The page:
We discussed last week in Part One how understanding what motivates your team members can help you develop and maintain a more engaged workforce and earn you the loyalty of both your team and your guests.  While this focus on your team shows a great return on your investment, it can be indirect and not immediately obvious. Understanding your potential guests’ motivations, on the other hand, will allow you to directly impact your sales in all areas of your business.

Two of the most important components of nearly any sales process are the time you spend investing in the relationship and discovering their needs and motivationsLike with your team, the more genuinely you care about getting to know your potential guest, the more likely you are to learn what motivates them to choose your product or facility over another.

For example, if when discussing a group outing, your guest is motivated by the idea of having cooperative family fun and you outline the competitive aspects of your attractions, you could be missing the mark.  Alternatively, if he or she is motivated more by time savings of having your professional planning, and you share how your team will make their experience seamless and stress free, you’d be setting your park up to win doubly with a closed sale and a happy guest.

These ideas may seem simple, but, just like when motivating teams, people often try to sell based on their own motivations rather than exploring their prospects’ motivations. This point is illustrated beautifully in the opening of Ernesto Sirolli’s TED Talk “Want to Help Someone? Shut Up and Listen!”  He discusses working with an aid project in Zambia where his Italian NGO was attempting to establish agricultural processes. The land in this community was fertile and the need seemed clear, tomatoes and zucchini would grow magnificently and the Zambian people would be saved from starvation!  The people they were “helping” were not interested, however, yet still the project team persevered, motivated by their ideas of what they were trying to  accomplish.  They were right, the land was fertile and the project farm grew grand, beautiful tomatoes that were sure to be just what the town needed to thrive.  But, it wasn’t to be.  One night, when the tomatoes were nearly mature, a herd of hippos advanced on the farm, eating every single one.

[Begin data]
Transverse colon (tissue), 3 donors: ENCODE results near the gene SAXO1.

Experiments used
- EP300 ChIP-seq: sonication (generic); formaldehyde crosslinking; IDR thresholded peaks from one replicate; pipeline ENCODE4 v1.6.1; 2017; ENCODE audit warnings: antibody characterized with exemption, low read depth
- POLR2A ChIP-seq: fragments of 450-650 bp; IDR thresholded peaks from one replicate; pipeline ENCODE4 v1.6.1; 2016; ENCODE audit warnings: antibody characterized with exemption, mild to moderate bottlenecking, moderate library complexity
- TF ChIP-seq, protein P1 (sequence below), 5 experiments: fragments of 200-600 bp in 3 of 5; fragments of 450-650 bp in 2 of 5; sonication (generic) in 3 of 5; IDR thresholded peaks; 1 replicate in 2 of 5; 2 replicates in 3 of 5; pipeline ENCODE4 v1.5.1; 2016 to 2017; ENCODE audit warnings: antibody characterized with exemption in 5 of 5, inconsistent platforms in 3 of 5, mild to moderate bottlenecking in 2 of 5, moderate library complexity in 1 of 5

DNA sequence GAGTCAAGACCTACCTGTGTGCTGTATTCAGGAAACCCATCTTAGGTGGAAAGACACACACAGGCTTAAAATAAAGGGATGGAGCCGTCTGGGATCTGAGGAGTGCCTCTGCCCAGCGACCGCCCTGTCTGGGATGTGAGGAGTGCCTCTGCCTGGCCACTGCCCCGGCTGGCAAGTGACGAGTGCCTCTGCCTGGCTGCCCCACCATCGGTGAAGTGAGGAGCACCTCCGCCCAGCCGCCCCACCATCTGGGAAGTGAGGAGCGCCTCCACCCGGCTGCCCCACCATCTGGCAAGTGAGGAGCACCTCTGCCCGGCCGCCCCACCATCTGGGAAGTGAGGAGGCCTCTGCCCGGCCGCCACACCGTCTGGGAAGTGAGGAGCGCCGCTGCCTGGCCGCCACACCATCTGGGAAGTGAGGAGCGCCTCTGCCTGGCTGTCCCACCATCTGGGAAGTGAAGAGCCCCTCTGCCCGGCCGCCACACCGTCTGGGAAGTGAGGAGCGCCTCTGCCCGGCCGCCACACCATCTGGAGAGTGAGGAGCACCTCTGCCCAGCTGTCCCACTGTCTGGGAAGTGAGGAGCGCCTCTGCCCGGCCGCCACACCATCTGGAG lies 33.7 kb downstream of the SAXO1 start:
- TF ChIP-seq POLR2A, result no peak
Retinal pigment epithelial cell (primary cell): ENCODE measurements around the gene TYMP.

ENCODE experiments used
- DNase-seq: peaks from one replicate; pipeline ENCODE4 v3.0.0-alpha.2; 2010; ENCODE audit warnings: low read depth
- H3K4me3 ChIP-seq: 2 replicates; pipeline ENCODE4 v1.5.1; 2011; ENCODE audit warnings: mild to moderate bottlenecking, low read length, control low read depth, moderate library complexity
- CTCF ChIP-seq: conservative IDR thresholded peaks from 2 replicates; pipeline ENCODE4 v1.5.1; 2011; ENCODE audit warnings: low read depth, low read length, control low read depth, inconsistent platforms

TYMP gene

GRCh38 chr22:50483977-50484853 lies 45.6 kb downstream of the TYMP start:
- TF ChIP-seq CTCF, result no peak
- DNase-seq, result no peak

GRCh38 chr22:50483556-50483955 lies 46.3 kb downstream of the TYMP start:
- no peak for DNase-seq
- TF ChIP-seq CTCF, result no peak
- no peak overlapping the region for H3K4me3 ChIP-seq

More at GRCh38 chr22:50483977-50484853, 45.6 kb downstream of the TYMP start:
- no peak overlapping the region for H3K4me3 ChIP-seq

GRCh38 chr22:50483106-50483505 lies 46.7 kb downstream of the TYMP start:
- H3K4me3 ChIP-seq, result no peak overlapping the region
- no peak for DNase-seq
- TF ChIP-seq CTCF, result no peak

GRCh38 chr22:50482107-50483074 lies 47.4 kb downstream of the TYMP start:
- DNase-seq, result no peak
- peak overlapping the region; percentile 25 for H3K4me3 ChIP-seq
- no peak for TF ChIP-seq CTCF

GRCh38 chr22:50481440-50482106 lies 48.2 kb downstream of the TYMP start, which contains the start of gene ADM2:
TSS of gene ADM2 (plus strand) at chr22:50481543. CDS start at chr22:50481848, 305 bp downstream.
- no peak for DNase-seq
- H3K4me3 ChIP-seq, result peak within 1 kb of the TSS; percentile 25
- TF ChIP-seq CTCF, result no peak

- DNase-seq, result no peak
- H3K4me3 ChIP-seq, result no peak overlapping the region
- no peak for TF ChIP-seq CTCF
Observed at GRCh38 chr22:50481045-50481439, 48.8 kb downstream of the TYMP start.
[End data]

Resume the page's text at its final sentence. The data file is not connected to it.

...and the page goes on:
Photo by Susan Portnoy

Alarmed, Sirolli describes exclaiming, “Oh! The hippos!” and the town’s people responded, “yes, we know.” They asked, “why didn’t you tell us?” and heard back, “you never asked.”  The lesson was clear, the project team, like many sales people, entered the opportunity with their preconceived notions of what was best for their clients rather than asking enough questions to actually learn. 

The truth is, if you invest your time with your guests, and ask the right questions, you’ll discover exactly what they want to experience and how they need to hear the information. Below are a few examples to make it clearer.

At Admissions, one way to get to know your guests is by asking if they’re from the area or traveling from out of town. You’ll be able to personalize the experience with friendly banter as well as learn whether to offer them single passes, multi-day, or season passes.  Ask them if they’re looking for food and fun, or just fun today to know if a special combo you’re running might be great for them. Find out if they’ve been in before, and what they thought of their last visit. You’ll be able to thank them for their continued business and learn valuable guest service feedback in order to wow them this time. 

To learn what’s important to a prospective group event planner, ask questions like what they hope their group will accomplish or experience by having an event at your facility.   Ask what they like about your park for their event to gain insight into what they think are your competitive advantages.  When selling a wedding venue, I always used to ask brides-to-be what they saw in their minds for their wedding in order to learn the key elements that would give them the day of their dreams. The same is true for your potential groups. They have a mental picture of how their next event looks and feels. You simply have to ask the right questions to be able to get a glimpse of that picture so you’ll know how your facility can create the experience that is perfect for them. 

There are many more terrific questions to ask, and if you take the time to listen closely, you’ll find it easy to help guests make the very best memories every single day.

Have go to questions to learn about guests’ motivations? Share them below or on social media.

Icon-Facebook.jpg Icon-LinkedIn.jpg

Leave a Comment